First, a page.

Speaking out: Sharing Stories of Pain, Frustration, and Hope

A panel put together by Bedford Embraces Diversity (BED) provided a platform for the first of the essential ongoing conversations which must take place for both the country and Bedford to move forward together. Mike Rosenberg of BED hosted the event, titled “Speaking Out: Sharing Stories of Pain, Frustration, and Hope.”

The panelists, all with strong connections to Bedford, shared their experiences dealing with race in America, and more specifically in Bedford. Many grew up in Bedford, attended Bedford Schools, or are current residents.

The six speakers were:

  • Kyle Draper, television broadcast professional
  • DeWayne Clachar, BHS ’09, community leader in Dorchester
  • Lt. Scott Jones, BHS graduate and member of the Bedford police force
  • Robin Grace, Trustee, Bedford Free Public Library
  • Jason Chisholm, BHS ’92, workplace specialist, Microsoft Corp.
  • Claudia Fox Tree, educator and Native American advocate
  • Terrence Parker, attorney

Many of the speakers were forced to address racism in America from a young age. Robin Grace, who grew up in Boston, learned of the dangers and obstacles people of color in America face even as children. “I was taught to move gingerly throughout the world. Wherever white people go, they’re able to blend in,” she said, “Wherever I go, I’ll always stand out, always be seen, and always be judged.”

DeWayne Clachar also grew up in Boston but attended Bedford Public Schools from first grade through the METCO program. Clachar’s time in Bedford was very positive, he shared. “It was the best experience I could’ve had,” he said, “I truly got the best of both worlds by being an inner-city kid living in the city and growing up in the city, but then having the chance to go out to Bedford and get a really good education and also just meet some really great people.” For Clachar’s siblings and friends who have gone through the METCO program in Bedford, the experience was different, however. During their time in the program they faced “severe racism,” Clachar shared. “They’ve heard the name-calling, the insults. They’ve experienced the body language or just explicit racism.” Clachar considers Bedford to still be a place near and dear to his heart and hoped to share their stories not to put down the town’s name, but to enlighten viewers that racism persists around them.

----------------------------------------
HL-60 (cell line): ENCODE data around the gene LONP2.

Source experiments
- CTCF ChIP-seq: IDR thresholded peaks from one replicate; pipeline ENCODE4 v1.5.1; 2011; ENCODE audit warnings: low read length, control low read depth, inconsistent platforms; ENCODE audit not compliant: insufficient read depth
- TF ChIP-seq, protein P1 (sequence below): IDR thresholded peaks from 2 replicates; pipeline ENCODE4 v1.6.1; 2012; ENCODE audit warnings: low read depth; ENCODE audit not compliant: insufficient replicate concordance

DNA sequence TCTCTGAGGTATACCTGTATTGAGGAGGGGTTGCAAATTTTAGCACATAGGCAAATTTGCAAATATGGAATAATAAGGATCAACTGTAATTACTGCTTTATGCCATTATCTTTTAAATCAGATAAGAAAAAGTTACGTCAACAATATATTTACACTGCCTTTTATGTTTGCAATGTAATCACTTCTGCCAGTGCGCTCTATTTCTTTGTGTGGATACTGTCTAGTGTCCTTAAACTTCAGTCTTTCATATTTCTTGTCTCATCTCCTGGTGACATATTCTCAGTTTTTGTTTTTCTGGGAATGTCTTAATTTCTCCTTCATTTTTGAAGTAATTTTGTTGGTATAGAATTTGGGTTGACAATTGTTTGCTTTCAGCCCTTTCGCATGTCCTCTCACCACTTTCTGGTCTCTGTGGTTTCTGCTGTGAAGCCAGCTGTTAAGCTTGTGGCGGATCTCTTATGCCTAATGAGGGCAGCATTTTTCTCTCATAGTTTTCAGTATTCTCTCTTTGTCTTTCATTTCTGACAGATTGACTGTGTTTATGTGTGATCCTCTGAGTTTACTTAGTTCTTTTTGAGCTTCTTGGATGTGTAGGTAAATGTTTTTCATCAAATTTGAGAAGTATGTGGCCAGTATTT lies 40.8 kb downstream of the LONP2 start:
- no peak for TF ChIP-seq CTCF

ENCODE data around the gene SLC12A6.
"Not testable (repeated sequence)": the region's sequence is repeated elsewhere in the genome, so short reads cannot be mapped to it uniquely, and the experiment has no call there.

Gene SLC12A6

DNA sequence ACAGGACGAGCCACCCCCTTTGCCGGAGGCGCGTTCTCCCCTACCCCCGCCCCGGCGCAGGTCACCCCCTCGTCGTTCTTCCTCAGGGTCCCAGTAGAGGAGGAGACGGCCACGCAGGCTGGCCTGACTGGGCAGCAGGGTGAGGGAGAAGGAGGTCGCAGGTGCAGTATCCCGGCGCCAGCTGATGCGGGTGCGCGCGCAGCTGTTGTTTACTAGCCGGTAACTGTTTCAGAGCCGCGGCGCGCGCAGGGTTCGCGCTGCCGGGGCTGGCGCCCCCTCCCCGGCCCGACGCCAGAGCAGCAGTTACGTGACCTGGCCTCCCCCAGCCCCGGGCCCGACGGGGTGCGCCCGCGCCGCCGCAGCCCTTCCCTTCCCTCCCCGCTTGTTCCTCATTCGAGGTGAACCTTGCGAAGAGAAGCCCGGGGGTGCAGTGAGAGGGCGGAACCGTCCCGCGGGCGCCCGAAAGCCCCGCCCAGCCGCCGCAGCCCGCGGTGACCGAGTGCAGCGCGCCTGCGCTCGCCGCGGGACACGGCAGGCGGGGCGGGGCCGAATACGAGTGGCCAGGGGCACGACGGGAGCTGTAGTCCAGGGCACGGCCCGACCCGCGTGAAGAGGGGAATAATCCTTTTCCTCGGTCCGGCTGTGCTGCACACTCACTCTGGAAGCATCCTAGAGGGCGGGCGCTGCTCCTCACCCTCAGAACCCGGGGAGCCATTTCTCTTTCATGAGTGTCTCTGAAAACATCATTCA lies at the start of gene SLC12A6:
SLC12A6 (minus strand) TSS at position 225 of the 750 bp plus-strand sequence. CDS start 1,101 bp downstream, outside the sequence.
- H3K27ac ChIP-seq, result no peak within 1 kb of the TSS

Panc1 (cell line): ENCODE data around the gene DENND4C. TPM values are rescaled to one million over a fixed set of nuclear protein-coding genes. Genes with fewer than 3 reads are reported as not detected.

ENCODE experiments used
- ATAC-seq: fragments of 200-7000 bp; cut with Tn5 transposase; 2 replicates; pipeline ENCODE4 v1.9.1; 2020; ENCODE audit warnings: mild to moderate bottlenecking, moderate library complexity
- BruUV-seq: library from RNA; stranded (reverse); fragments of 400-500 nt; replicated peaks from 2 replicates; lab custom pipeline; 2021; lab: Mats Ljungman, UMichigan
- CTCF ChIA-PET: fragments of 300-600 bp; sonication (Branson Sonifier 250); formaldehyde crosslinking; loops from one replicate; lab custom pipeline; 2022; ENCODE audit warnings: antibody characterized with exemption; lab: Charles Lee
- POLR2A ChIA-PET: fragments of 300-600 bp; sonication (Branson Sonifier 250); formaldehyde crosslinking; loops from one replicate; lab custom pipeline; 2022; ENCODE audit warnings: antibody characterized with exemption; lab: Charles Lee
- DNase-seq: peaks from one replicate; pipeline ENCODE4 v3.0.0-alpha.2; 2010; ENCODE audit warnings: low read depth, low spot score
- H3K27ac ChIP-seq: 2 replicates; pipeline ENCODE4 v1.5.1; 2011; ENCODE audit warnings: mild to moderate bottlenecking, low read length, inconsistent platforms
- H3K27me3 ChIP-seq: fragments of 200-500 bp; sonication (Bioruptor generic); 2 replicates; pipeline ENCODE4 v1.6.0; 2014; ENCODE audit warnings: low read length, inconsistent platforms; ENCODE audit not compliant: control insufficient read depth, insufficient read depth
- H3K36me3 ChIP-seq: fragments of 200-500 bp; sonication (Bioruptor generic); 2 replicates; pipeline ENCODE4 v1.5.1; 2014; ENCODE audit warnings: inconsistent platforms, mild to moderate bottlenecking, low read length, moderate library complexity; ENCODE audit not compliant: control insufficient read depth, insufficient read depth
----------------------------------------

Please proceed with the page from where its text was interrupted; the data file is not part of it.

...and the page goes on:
Jason Chisholm, who grew up in Bedford, couldn’t speak fondly enough of his hometown. Still, “as wonderful as my experience in Bedford was, I would be inaccurate if I didn’t say that there were instances… of racism, somewhat overtly and sometimes covertly, but reflecting back you know what those things were.” What stood out for Chisholm was the support he received in facing racism in Bedford. Unlike people of color in many communities, he “had an ability to advocate” for himself in the face of racism, with support from both peers and school staff.